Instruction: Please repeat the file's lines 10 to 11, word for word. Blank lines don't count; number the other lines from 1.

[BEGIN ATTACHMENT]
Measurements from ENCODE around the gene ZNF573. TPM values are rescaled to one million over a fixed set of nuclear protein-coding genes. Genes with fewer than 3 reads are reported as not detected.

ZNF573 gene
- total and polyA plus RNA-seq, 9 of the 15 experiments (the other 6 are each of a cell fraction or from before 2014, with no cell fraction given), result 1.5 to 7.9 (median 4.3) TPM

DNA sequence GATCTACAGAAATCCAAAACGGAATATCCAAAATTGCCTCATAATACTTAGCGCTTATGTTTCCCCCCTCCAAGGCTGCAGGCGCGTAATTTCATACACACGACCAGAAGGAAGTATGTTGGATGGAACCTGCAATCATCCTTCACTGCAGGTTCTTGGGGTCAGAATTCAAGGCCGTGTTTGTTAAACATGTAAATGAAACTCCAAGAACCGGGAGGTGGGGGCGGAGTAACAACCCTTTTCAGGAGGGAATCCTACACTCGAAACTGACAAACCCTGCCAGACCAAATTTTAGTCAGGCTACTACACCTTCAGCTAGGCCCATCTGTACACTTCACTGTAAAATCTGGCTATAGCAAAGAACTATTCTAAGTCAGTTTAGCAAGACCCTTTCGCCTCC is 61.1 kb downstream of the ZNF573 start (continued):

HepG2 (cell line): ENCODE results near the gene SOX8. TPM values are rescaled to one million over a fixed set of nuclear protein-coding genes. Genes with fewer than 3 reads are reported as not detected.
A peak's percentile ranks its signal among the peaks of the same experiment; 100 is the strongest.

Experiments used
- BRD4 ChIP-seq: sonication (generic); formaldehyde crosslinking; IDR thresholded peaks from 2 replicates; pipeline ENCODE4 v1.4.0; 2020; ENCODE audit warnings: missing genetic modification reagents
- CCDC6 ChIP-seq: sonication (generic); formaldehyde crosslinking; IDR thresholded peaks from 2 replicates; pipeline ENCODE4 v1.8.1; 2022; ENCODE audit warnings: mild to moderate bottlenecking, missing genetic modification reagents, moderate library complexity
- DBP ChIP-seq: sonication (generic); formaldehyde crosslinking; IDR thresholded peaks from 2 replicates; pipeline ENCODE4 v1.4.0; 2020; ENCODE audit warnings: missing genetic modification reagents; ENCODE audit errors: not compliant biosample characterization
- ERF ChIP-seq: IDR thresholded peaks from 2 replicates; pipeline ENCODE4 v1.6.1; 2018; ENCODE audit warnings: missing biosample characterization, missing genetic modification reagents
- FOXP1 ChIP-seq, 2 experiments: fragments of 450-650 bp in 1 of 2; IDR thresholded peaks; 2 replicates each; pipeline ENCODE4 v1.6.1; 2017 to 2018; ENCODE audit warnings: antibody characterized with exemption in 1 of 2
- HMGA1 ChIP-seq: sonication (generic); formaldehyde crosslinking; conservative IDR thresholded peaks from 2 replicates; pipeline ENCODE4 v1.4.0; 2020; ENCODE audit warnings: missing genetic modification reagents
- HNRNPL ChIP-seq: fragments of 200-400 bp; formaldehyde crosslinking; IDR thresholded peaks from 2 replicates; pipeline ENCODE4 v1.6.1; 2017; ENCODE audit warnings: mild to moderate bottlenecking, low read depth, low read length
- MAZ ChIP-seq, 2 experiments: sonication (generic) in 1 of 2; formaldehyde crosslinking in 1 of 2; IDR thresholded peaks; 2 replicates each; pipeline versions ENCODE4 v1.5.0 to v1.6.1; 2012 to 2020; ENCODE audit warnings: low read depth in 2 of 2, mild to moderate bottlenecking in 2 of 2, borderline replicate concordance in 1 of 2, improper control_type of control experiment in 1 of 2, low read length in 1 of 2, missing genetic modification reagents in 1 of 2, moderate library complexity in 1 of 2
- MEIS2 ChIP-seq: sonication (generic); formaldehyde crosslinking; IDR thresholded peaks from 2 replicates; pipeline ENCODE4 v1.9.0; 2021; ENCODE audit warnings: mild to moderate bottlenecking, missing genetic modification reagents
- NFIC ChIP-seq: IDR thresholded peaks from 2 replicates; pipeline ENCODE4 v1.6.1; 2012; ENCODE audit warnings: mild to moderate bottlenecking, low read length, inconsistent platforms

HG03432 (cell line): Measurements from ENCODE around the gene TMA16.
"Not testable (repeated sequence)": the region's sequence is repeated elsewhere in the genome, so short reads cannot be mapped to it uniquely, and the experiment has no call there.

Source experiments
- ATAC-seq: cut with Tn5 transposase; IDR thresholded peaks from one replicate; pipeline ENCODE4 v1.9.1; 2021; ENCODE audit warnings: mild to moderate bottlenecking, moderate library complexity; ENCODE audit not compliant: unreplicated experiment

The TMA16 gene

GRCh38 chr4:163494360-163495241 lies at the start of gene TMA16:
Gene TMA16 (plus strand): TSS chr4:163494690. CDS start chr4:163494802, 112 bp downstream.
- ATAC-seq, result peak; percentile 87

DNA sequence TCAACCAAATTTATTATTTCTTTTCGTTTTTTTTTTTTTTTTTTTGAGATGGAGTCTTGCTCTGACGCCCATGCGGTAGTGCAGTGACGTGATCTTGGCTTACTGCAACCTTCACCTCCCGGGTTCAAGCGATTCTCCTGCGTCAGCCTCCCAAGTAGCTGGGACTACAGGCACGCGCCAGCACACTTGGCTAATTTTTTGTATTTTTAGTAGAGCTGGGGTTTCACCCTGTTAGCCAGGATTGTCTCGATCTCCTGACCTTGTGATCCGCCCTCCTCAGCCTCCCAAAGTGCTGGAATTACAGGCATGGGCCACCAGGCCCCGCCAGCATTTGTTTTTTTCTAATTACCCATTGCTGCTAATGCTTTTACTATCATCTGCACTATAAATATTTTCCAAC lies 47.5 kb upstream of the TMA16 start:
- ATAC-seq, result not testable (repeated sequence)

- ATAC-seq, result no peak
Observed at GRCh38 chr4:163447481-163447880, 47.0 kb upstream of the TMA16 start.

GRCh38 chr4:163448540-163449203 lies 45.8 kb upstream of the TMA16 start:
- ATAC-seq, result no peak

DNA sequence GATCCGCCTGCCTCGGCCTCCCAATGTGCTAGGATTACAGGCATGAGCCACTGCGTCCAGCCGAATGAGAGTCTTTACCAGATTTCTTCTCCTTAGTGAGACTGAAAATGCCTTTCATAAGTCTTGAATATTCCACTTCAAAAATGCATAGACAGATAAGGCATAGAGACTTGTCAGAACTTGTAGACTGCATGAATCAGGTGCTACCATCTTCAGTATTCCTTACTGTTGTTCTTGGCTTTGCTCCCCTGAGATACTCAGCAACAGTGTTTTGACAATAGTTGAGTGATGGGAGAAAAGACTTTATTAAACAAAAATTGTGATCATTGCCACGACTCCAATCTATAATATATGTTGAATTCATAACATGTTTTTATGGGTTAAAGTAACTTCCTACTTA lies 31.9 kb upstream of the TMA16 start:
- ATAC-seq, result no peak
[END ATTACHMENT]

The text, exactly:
- DBP ChIP-seq: sonication (generic); formaldehyde crosslinking; IDR thresholded peaks from 2 replicates; pipeline ENCODE4 v1.4.0; 2020; ENCODE audit warnings: missing genetic modification reagents; ENCODE audit errors: not compliant biosample characterization
- ERF ChIP-seq: IDR thresholded peaks from 2 replicates; pipeline ENCODE4 v1.6.1; 2018; ENCODE audit warnings: missing biosample characterization, missing genetic modification reagents